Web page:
Firstly, machine learning will remove risks to employees by taking them out of more menial jobs, particularly those involving heavy machinery in which accidents are more likely to take place. For example, it is machine learning that makes driverless cars work. Just recently Apple confirmed what many suspected, that they in addition to Google, Amazon, and major car companies including Volvo, are also investing in this area, and once governments get serious about putting the infrastructure in place for driverless cars, it is only a matter of time before we see widespread adoption. Driverless cars will soon become driverless trucks, automating the transportation of goods. This solves a range of issues on the road, removing overly tired drivers, who are a tremendous hazard both to themselves and others, as well as reducing the chance of wrong routes being taken. Similarly, machine learning will decrease the need for warehouse workers. ARC did a survey on investment priorities in the warehouse this year and about 15% of warehouse executives said that procuring autonomous mobile robots in the next three years was a priority for them. This means not just less accidents in the workplace but far greater efficiencies around movement of products.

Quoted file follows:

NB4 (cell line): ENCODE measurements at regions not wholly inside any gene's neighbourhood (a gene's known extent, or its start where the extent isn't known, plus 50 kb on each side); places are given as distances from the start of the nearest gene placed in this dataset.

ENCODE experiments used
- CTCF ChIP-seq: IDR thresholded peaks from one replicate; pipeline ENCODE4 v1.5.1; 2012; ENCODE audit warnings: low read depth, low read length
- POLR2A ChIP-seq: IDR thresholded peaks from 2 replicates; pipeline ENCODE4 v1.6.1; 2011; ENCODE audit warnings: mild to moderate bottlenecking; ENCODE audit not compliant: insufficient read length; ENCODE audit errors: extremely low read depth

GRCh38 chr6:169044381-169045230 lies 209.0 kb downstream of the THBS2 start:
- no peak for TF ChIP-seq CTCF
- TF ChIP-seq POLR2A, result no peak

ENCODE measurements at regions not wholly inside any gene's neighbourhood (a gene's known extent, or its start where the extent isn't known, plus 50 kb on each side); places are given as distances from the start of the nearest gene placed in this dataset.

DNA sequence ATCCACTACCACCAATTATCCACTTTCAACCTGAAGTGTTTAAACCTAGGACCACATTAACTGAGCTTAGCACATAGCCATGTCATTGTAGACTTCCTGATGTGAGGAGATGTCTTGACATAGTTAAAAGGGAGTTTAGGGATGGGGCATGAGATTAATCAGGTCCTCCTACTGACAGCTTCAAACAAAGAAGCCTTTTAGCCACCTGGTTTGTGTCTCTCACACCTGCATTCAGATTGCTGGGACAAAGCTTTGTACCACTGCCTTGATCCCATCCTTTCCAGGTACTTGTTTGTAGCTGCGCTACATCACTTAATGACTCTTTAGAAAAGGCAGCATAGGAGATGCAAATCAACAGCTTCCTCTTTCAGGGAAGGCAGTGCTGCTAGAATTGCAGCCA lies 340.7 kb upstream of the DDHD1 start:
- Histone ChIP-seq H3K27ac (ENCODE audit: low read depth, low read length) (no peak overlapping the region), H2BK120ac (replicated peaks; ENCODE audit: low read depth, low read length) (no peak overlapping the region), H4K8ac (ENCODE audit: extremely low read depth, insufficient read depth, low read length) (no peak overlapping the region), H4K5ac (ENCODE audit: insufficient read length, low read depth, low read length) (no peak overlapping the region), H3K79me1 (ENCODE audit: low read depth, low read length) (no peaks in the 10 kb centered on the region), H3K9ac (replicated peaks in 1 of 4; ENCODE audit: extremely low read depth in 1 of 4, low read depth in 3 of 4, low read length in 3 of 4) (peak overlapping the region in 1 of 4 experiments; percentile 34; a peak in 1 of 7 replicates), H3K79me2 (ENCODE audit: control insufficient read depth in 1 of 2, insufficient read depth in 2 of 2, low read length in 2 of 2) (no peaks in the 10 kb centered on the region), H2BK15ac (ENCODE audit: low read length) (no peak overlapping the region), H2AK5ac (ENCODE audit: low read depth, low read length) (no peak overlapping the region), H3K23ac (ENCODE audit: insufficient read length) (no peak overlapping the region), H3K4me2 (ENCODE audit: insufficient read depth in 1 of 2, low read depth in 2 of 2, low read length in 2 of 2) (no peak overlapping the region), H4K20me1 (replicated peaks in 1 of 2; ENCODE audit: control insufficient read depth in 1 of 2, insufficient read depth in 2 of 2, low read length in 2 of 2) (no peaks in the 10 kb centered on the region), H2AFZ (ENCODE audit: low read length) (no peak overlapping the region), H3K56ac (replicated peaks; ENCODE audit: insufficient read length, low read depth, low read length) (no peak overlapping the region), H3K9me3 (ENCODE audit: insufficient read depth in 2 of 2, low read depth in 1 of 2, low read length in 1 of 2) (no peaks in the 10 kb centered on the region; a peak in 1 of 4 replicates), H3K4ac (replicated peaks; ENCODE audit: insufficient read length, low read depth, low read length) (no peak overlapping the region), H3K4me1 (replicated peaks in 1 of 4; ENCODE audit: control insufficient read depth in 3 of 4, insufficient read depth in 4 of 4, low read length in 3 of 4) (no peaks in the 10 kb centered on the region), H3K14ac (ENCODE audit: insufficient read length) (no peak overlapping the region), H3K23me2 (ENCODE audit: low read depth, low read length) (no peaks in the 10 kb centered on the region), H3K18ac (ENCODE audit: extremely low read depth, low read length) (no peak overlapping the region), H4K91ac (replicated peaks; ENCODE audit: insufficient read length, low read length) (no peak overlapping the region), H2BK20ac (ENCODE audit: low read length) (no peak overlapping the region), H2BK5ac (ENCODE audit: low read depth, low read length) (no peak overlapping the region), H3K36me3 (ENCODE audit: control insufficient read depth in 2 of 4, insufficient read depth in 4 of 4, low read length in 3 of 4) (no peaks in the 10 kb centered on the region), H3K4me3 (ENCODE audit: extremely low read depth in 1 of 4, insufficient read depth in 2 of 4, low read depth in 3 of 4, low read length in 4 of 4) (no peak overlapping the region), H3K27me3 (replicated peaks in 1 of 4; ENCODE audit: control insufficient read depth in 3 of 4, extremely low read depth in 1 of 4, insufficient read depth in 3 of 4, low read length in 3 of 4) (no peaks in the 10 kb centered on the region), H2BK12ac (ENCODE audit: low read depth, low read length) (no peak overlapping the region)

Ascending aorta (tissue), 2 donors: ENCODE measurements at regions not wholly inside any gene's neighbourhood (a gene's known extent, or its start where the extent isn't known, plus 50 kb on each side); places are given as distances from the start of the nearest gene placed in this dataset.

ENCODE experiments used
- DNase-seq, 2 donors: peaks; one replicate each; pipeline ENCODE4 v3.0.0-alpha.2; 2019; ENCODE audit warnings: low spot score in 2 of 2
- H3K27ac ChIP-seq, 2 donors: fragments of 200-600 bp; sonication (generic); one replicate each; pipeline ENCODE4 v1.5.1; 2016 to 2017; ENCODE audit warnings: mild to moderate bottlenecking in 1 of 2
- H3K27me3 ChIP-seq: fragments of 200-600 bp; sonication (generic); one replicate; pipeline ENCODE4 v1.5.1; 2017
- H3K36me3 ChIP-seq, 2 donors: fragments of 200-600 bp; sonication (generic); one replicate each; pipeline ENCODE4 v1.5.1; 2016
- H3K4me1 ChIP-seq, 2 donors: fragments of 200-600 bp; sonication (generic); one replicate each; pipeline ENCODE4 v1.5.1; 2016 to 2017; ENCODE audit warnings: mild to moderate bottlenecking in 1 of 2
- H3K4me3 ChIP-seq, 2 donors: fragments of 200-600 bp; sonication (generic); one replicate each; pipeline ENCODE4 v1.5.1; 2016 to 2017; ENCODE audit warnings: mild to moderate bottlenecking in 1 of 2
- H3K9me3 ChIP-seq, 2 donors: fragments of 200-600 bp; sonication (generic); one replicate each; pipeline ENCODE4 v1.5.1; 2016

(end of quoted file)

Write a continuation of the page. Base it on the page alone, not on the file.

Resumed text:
Perhaps the most important application next year in AI for supply chain managers will be in the ability of machine learning algorithms to analyze the wealth of data coming in from IoT and other sources. Unlike standard supply-management software, machine learning systems can collect, analyze, and adjust large data sets from a wide variety of sources efficiently and cheaply, combining every piece of data from internal factors such as staff sick days through to external sources such as weather data. This can then be used to build a complete picture of where potential stumbling blocks could arise and exact levels of demand to ensure that there is never an unnecessary surplus of stock. This is a particularly pressing issue for grocery. If you order too little, your customers will lose patience with empty shelves and go elsewhere. If you order too much, food will go off and you will be left with a huge amount of waste. According to a McKinsey report, early adopters of machine learning for replenishment in retail have already seen a number of benefits. These include reductions of up to 80% in stock-out rates, reductions of more than 10% in days of inventory on hand and write-offs, and gross margin growth of up to 9%.